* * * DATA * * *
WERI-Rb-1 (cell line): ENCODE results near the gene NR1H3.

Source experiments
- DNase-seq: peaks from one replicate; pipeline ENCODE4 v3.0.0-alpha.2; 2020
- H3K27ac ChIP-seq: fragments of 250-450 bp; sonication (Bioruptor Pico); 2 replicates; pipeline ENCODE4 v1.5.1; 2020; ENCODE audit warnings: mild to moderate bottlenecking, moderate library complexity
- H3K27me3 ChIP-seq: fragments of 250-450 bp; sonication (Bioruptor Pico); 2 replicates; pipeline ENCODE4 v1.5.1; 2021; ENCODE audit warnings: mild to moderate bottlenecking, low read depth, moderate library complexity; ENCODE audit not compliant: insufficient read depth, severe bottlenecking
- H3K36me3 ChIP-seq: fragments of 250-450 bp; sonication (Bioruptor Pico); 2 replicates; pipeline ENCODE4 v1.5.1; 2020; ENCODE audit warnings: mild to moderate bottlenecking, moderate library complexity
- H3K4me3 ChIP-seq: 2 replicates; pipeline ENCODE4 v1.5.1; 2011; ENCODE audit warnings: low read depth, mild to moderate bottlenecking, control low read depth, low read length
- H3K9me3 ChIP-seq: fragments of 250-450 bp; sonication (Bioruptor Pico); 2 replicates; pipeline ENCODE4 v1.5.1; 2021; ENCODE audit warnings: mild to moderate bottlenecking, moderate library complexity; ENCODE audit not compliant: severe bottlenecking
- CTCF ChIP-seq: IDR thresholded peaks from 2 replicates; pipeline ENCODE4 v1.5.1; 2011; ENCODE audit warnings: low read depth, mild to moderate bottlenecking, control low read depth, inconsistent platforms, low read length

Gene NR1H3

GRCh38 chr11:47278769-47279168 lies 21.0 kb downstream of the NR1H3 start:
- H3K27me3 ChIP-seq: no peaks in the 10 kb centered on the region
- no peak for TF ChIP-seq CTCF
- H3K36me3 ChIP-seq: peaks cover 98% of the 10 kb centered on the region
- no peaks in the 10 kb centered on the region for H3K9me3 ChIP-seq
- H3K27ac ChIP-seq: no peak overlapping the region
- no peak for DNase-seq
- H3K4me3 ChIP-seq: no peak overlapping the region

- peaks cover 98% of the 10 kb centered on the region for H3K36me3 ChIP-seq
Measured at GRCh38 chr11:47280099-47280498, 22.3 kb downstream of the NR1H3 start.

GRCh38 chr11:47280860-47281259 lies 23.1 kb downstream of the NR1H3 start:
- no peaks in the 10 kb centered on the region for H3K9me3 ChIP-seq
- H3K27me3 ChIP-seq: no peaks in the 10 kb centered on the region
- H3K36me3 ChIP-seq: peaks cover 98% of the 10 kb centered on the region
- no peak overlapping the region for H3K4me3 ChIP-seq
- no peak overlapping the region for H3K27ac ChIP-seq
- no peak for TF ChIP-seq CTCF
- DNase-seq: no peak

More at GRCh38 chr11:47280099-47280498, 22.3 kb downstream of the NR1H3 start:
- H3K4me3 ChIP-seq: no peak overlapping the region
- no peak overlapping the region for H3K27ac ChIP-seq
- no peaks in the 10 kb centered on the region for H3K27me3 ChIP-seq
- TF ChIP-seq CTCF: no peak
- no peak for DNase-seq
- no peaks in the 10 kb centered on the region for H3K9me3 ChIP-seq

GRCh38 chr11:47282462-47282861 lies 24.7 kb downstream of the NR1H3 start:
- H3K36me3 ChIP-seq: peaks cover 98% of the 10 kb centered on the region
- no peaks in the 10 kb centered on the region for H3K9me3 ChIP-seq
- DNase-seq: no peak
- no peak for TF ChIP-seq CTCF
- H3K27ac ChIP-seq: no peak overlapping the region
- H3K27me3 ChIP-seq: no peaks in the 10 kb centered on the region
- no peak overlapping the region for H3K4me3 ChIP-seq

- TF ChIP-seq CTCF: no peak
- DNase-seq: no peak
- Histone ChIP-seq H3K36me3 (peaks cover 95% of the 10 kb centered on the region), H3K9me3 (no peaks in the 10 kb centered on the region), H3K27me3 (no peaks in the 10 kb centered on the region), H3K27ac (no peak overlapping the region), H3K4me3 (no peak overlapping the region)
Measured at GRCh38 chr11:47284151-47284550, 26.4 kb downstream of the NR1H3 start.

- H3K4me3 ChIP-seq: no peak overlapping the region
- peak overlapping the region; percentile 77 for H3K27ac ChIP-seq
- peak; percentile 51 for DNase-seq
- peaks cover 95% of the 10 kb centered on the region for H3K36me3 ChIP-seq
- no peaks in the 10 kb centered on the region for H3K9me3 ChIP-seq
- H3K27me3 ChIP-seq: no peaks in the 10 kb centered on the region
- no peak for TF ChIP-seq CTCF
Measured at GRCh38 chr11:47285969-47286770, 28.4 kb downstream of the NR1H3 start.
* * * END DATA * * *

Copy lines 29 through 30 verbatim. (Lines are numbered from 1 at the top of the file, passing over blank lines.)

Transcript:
More at GRCh38 chr11:47280099-47280498, 22.3 kb downstream of the NR1H3 start:
- H3K4me3 ChIP-seq: no peak overlapping the region